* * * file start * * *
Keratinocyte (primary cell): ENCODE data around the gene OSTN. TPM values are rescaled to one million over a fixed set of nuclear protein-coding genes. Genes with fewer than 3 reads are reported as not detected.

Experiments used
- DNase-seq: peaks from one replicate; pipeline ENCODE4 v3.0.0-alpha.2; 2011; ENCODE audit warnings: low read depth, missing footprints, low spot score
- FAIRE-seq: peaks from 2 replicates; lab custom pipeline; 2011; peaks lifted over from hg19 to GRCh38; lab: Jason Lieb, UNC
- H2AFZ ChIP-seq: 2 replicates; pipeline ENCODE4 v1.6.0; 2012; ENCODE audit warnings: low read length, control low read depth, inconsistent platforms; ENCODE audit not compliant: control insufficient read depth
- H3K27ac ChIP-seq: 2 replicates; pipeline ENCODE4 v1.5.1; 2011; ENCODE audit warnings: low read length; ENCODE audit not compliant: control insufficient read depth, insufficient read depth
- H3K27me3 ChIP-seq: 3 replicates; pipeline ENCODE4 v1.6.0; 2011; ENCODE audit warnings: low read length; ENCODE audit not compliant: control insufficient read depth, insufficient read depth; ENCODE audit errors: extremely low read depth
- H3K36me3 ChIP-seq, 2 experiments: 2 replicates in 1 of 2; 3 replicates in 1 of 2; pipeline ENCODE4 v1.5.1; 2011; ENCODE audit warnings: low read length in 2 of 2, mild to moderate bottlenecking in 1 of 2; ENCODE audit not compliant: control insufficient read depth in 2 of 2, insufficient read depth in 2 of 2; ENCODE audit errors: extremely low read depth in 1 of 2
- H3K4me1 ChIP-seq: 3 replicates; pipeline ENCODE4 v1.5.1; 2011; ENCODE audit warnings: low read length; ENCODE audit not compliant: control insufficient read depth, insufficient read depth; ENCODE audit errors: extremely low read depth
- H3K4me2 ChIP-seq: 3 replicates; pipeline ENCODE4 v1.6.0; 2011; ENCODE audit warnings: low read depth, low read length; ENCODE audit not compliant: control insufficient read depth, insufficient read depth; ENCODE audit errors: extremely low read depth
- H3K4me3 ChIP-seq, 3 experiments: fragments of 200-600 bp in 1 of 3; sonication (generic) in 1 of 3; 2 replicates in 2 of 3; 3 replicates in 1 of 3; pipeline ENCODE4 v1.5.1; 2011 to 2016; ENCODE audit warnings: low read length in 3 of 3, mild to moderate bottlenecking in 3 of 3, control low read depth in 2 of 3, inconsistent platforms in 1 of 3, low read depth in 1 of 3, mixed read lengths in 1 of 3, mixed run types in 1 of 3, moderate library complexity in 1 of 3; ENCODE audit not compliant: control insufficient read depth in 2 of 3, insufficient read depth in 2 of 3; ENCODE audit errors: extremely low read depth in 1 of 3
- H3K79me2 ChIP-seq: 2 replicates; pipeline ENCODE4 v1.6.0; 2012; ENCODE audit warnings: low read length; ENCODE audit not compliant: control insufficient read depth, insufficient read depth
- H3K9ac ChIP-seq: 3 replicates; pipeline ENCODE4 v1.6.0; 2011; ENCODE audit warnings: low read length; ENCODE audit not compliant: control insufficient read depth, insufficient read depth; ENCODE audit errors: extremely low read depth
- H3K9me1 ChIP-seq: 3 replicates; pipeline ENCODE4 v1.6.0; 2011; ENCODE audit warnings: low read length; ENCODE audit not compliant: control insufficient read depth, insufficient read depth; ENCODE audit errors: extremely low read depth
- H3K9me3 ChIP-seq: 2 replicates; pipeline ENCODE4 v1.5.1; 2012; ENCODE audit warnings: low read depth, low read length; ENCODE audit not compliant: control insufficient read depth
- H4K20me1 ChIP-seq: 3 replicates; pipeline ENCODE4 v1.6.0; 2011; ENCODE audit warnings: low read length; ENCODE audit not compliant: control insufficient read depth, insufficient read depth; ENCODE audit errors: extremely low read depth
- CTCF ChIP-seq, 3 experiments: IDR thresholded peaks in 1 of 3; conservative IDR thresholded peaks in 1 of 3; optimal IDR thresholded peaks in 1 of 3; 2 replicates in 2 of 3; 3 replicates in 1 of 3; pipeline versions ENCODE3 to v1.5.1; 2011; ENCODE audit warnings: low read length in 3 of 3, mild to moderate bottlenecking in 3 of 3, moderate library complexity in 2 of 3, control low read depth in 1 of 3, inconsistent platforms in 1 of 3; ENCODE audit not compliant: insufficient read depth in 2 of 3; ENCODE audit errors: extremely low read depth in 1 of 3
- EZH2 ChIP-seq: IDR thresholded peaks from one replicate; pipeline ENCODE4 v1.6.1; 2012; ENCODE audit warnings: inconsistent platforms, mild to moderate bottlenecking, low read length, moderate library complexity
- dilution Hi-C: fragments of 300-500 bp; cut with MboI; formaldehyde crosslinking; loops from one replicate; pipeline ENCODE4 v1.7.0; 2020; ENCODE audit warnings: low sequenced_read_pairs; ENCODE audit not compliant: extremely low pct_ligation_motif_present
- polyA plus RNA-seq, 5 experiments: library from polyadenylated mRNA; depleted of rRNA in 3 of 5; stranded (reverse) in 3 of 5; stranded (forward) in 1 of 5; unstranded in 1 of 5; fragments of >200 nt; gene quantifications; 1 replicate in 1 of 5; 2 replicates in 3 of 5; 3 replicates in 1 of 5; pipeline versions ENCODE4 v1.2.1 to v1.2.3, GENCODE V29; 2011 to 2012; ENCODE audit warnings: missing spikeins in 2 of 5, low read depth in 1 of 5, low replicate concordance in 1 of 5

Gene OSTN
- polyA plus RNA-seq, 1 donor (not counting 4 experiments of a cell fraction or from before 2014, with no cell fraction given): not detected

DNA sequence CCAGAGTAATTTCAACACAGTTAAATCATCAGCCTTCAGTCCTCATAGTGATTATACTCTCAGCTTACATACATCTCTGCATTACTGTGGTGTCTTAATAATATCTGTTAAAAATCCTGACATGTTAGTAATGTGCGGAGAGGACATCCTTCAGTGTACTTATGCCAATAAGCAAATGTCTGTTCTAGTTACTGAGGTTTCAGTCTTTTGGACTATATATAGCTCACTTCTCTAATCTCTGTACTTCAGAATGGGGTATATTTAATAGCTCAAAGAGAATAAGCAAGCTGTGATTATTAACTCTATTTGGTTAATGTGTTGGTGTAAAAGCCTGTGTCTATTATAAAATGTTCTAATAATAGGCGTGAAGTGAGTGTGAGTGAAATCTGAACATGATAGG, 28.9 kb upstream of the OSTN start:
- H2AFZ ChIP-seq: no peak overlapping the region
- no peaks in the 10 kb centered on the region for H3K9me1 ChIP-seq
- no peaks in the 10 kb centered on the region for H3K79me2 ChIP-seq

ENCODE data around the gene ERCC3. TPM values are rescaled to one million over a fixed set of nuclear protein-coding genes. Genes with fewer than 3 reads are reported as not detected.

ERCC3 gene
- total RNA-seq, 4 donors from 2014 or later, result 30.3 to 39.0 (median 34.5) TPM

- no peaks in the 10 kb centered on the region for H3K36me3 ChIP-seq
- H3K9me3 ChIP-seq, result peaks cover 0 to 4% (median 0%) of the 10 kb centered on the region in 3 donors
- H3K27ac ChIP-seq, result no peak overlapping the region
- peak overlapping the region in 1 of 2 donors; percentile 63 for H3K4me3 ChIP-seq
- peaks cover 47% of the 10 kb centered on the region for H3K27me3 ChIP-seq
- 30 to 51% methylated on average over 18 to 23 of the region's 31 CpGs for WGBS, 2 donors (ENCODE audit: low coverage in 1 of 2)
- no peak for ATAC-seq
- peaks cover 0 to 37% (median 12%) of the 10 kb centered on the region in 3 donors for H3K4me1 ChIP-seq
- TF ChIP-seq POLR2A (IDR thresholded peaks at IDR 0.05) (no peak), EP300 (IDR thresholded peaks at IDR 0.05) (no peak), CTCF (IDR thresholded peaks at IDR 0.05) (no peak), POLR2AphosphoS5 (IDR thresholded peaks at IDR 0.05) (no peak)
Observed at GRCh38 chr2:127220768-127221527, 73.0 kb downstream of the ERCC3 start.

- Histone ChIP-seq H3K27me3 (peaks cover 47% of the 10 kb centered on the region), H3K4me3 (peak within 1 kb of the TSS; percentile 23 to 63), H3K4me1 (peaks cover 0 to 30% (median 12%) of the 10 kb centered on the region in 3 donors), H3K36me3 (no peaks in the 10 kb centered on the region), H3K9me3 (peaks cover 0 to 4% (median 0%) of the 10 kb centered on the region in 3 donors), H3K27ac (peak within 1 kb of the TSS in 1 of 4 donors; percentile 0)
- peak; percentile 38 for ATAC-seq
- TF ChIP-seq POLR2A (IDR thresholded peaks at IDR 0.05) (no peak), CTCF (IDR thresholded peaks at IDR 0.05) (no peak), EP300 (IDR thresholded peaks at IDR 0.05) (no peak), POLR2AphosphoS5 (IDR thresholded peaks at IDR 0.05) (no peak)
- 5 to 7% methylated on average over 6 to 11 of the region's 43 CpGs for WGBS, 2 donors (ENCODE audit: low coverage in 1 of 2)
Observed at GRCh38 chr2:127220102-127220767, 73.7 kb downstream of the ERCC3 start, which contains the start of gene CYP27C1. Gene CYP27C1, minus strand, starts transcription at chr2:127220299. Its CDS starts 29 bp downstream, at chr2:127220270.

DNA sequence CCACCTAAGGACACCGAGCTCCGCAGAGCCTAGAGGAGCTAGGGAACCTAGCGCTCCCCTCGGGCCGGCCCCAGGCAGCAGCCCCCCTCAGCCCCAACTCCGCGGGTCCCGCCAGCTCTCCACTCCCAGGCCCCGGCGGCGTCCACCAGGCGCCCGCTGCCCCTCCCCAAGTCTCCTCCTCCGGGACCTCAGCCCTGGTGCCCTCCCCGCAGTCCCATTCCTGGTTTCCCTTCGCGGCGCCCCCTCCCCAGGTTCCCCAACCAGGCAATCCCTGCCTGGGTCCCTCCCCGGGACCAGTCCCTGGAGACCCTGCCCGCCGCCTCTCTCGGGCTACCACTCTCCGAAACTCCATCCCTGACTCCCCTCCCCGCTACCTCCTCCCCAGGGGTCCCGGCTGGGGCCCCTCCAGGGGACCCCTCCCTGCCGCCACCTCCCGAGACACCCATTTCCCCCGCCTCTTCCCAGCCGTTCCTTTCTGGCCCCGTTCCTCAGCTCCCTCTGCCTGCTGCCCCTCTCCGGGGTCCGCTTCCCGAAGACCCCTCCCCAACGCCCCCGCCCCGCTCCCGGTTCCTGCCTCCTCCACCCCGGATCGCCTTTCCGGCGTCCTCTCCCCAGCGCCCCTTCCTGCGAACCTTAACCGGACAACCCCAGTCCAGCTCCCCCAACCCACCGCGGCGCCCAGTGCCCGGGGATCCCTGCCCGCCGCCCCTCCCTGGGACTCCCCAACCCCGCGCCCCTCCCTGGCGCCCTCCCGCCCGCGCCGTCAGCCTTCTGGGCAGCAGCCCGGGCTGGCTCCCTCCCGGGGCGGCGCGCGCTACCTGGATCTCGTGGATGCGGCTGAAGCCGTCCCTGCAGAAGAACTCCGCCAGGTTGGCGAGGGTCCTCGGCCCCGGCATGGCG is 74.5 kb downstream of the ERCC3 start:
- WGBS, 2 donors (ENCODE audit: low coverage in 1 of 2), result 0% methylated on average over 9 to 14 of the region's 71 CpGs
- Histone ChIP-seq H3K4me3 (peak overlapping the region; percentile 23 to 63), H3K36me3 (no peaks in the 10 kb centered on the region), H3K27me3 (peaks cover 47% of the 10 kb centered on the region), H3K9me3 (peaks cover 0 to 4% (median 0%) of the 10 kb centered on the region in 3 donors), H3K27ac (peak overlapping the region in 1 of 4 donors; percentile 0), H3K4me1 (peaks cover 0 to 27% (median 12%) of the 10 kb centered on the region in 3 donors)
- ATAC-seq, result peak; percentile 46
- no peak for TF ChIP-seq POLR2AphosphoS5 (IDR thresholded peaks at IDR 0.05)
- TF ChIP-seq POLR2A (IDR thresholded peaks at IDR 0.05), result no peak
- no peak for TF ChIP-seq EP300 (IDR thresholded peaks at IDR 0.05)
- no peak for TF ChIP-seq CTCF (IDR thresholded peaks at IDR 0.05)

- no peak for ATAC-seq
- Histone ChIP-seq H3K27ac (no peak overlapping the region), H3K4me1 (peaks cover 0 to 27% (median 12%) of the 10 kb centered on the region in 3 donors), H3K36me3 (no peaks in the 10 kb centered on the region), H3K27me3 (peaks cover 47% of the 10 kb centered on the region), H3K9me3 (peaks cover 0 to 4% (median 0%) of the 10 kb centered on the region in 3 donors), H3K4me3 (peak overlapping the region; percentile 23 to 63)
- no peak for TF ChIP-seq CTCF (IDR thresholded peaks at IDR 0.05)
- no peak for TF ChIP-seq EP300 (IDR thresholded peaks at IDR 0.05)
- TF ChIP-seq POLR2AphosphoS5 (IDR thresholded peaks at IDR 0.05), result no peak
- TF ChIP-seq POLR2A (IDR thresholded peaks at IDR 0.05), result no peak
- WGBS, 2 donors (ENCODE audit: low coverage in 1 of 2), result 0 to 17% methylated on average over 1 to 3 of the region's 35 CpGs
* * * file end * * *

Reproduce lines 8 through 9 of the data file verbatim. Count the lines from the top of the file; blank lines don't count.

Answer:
- H3K36me3 ChIP-seq, 2 experiments: 2 replicates in 1 of 2; 3 replicates in 1 of 2; pipeline ENCODE4 v1.5.1; 2011; ENCODE audit warnings: low read length in 2 of 2, mild to moderate bottlenecking in 1 of 2; ENCODE audit not compliant: control insufficient read depth in 2 of 2, insufficient read depth in 2 of 2; ENCODE audit errors: extremely low read depth in 1 of 2
- H3K4me1 ChIP-seq: 3 replicates; pipeline ENCODE4 v1.5.1; 2011; ENCODE audit warnings: low read length; ENCODE audit not compliant: control insufficient read depth, insufficient read depth; ENCODE audit errors: extremely low read depth